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San Diegans Paying Millions in Police Misconduct Settlements

Data shows more than $25 million of taxpayer money has been spent to settle lawsuits against the San Diego Police Department since 2008.

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    Data shows more than $25 million of taxpayer money has been spent to settle lawsuits against the San Diego Police Department since 2008. The biggest checks have been written to victims of police misconduct. NBC 7 Investigates Mari Payton has the breakdown and what's being done to prevent big payouts. (Published Thursday, May 26, 2016)

    When faced with a lawsuit, it's the San Diego City Council that decides if the city should fight or settle a case. If there's a payout, it isn't the San Diego Police Department or the individual officers that are held financially responsible. It’s taxpayers.

    “It's a matter of risk management," Frederick Schenk, personal injury attorney said. "The members of the City Council have to weigh the merit of the case, the likelihood of outcome and whether the plaintiff is going to have credibility with a jury. Then they have to weigh that against what is the cost of going to trial versus the cost of settling the case." 

    NBC 7 Investigates reviewed every settled lawsuit involving SDPD since 2008.

    Payouts, categorized by fiscal year, range from $1.1 million in 2008 to nearly $5 million in 2013, and $9.5 million in 2015.

    "If you look at it, there are two years where there are peaks and it’s reflective of incidents that occurred. Otherwise the numbers aren't particularly burdensome,” Schenk said.

    Car accidents, property damage, insurance claims and police officer misconduct allegations are just some of the incidents settlement payments have covered, according to city data.

    On average, according to the date, SDPD settles 177 claims per year, the majority being for $10,000 or less.

    The data shows some of the biggest individual payouts involve police officer misconduct allegations.

    In 2013, Ashley Brooks received $350,000 dollars after she said she was slammed to the ground by an SDPD officer outside Qualcomm Stadium during a Chargers game.

    The data shows Pablo Gomez was paid over $5 million in damages between 2010 and 2012. He said he fractured his skull as he was knocked to the ground by an officer.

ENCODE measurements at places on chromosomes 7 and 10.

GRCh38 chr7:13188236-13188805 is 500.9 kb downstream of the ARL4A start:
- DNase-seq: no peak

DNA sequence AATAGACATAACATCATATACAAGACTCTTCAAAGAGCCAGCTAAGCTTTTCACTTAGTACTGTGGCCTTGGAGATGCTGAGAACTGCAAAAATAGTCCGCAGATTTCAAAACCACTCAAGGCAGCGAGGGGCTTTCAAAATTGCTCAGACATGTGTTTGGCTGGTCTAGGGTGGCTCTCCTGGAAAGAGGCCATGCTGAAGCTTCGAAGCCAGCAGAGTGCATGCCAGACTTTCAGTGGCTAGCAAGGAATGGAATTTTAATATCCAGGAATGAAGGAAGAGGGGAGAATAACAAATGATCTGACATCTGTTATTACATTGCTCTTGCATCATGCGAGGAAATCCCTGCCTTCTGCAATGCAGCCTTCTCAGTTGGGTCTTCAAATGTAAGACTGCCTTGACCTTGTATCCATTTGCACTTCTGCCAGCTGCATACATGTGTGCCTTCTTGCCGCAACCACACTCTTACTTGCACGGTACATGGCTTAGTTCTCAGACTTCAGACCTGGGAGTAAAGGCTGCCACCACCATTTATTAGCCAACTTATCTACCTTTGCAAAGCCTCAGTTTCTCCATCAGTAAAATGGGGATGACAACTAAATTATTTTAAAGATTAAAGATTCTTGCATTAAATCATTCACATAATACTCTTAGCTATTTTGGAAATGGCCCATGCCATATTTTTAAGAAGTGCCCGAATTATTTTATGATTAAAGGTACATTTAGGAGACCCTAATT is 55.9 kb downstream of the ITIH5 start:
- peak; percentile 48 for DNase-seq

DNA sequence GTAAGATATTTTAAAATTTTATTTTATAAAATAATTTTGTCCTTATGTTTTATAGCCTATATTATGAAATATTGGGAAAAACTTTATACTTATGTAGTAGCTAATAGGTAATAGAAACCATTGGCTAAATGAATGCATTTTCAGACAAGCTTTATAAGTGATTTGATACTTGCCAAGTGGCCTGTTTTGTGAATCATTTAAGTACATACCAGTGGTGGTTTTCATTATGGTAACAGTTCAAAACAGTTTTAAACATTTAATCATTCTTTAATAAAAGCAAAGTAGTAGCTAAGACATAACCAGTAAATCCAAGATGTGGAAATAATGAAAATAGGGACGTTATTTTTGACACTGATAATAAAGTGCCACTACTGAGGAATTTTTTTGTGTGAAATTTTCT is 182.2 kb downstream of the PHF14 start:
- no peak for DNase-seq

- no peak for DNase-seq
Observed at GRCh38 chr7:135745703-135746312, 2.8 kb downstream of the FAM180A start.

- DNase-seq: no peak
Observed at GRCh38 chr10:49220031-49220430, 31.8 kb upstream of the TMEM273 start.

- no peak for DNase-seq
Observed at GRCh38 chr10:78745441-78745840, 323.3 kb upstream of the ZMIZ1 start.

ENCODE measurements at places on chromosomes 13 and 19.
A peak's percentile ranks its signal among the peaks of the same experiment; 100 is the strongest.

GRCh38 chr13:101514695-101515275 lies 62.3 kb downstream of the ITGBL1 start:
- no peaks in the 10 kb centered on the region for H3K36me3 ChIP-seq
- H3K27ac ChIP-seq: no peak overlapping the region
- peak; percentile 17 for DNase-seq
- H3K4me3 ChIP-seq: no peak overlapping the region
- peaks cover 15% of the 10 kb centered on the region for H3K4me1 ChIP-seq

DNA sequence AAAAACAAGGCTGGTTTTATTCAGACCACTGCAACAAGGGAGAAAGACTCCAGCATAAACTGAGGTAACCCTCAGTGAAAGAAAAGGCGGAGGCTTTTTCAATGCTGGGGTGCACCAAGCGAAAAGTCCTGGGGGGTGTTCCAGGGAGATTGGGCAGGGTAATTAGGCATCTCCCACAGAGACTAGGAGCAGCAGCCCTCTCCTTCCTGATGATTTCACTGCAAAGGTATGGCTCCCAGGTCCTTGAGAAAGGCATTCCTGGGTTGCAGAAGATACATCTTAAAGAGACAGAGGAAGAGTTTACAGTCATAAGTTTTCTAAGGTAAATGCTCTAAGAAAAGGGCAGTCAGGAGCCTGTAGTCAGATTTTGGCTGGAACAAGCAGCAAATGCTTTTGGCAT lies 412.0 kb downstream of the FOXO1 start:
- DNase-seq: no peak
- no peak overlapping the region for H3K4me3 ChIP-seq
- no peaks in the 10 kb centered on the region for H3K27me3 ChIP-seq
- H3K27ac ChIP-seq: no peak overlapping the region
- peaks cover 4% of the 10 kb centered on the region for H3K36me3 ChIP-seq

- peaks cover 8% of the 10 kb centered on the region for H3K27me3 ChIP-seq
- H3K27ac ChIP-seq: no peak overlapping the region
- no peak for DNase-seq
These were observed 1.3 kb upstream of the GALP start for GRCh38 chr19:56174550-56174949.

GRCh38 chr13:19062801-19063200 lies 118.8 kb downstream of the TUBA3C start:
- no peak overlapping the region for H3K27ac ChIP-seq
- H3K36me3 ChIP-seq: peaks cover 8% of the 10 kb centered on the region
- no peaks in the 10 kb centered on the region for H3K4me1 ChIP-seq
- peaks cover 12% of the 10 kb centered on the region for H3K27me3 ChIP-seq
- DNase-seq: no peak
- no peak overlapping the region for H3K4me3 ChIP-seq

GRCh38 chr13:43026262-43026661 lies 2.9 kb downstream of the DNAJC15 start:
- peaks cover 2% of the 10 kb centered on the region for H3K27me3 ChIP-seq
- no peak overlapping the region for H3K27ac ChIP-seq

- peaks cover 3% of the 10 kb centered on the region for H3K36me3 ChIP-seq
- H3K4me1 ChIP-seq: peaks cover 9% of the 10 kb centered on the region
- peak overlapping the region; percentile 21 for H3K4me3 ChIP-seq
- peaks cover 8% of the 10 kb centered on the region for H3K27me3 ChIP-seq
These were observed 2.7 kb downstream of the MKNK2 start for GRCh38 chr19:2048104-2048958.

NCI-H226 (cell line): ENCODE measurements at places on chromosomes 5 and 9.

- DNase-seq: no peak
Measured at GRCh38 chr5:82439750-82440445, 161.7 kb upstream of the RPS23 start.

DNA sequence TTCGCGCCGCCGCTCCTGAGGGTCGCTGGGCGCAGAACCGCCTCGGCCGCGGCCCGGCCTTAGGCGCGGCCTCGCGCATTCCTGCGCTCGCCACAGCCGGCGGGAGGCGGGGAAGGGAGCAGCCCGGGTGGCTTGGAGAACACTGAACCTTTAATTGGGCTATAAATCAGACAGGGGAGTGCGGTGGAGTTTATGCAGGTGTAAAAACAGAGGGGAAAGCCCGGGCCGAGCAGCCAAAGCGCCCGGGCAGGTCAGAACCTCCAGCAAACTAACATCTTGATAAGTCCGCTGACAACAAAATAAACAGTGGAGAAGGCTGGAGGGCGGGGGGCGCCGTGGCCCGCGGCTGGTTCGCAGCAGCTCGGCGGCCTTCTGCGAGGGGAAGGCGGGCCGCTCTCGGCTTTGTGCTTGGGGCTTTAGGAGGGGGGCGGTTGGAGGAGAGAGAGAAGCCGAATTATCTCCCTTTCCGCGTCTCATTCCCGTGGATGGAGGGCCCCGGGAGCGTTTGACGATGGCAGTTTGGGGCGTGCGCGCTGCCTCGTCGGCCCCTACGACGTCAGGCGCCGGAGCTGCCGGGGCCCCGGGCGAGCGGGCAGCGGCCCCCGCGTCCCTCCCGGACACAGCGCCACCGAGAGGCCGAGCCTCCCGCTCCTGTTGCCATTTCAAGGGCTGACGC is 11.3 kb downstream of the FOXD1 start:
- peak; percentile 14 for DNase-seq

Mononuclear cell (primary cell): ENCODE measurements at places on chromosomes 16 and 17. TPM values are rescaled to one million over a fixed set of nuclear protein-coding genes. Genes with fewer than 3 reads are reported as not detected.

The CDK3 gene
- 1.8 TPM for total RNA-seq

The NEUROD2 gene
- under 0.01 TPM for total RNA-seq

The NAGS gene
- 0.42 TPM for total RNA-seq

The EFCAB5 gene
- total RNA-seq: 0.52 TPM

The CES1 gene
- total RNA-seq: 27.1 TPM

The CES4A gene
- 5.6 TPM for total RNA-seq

Last year, the annual settlement amount increased to $9.5 million dollars. One woman receiving more than $2 million after former SDPD officer Christopher Hays pleaded guilty to illegally detaining and groping her and three other women.

    Another victim, paid $5.9 million after former cop, Anthony Arevalos was convicted of sexually assaulting her and other women while on duty. The victim said the 18-year police veteran lead her to a convenience store bathroom, assaulted her and asked for her underwear in exchange for letting her go without a DUI arrest.

    Attorney Joseph Dicks represented that victim. He said, “if there is any outrage to be had it should be had at the conduct underlying the settlement. Not the settlement, not the courageous person who dared to stand up against a very strongly entrenched governmental agency.”

    Neither the City of San Diego or SDPD would comment on the settlement data.

    Last year a federal review of SDPD found, "gaps in policies and practices, a lack of consistent supervision at many levels, and a failure to hold personnel accountable within SDPD led to the series of misconduct cases.”

    Click here to read full audit. http://ric-zai- inc.com/Publications/cops-w0756- pub.pdf

    Schenk, who was not involved in any of the large settlements but represents people who make similar claims, says SDPD has already implemented some of the recommendations made in the report.

    “Chief Zimmerman has instituted important changes. There is mandatory reporting for misconduct on part of another officer. She has also instituted a review process that looks at misconduct that was not there before and she also instituted the body cameras.”

    Dicks says he believes it's not enough.

    “This audit was a nice start. It didn't go nearly far enough. It didn't demand change it only made suggestions. The problem is we don't have complete transparency.”